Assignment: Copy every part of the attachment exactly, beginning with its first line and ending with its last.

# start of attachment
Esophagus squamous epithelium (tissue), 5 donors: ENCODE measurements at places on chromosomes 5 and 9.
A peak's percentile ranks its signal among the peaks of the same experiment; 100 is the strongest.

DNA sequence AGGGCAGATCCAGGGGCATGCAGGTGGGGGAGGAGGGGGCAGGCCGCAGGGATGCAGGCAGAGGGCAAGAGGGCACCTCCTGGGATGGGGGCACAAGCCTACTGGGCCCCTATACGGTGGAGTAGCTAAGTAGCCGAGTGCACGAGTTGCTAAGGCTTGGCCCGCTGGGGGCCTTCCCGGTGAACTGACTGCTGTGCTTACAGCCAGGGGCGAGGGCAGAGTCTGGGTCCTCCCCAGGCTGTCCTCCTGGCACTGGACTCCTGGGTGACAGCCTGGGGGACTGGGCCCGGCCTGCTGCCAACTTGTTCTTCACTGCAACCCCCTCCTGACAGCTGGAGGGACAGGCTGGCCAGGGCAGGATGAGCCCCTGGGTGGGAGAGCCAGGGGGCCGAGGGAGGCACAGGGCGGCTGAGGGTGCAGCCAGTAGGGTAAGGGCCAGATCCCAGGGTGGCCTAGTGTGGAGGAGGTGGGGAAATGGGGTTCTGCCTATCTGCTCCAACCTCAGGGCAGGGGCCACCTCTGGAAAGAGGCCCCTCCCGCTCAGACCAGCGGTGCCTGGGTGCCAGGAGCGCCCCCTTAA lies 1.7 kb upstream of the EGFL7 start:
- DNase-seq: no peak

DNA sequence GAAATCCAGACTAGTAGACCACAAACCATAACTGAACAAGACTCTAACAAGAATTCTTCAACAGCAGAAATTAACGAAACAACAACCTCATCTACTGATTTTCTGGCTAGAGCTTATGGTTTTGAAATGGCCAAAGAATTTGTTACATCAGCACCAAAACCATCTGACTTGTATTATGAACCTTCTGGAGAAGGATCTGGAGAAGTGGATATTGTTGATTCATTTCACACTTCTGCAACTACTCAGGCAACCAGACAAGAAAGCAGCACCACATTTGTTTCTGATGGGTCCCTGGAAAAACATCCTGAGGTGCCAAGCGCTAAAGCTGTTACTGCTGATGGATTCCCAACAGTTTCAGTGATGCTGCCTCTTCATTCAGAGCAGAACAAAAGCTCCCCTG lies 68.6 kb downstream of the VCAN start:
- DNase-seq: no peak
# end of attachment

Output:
Esophagus squamous epithelium (tissue), 5 donors: ENCODE measurements at places on chromosomes 5 and 9.
A peak's percentile ranks its signal among the peaks of the same experiment; 100 is the strongest.

DNA sequence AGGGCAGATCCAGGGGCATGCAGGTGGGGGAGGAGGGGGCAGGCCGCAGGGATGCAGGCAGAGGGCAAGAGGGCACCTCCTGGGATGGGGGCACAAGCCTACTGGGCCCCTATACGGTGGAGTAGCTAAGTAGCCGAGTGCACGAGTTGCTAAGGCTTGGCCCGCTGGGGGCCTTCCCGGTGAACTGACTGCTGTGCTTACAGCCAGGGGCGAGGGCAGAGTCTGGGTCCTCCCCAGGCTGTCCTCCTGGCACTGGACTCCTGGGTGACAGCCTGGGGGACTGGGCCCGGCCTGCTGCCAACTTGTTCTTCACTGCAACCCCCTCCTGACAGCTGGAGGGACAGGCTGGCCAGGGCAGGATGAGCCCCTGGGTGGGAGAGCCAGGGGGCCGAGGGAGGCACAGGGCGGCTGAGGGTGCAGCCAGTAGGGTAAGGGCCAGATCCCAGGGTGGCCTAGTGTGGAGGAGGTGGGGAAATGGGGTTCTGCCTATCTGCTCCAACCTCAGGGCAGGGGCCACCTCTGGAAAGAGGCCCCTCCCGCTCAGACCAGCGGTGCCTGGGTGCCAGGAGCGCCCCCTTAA lies 1.7 kb upstream of the EGFL7 start:
- DNase-seq: no peak

DNA sequence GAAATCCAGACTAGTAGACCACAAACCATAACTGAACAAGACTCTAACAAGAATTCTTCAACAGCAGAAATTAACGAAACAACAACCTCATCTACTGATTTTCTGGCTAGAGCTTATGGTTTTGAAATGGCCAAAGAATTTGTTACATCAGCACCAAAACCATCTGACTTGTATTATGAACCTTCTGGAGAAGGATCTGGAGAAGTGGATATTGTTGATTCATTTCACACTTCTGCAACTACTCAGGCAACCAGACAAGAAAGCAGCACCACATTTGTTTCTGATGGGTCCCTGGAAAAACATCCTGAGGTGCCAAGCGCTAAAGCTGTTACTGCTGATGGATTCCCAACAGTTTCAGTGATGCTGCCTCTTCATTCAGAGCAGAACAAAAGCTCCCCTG lies 68.6 kb downstream of the VCAN start:
- DNase-seq: no peak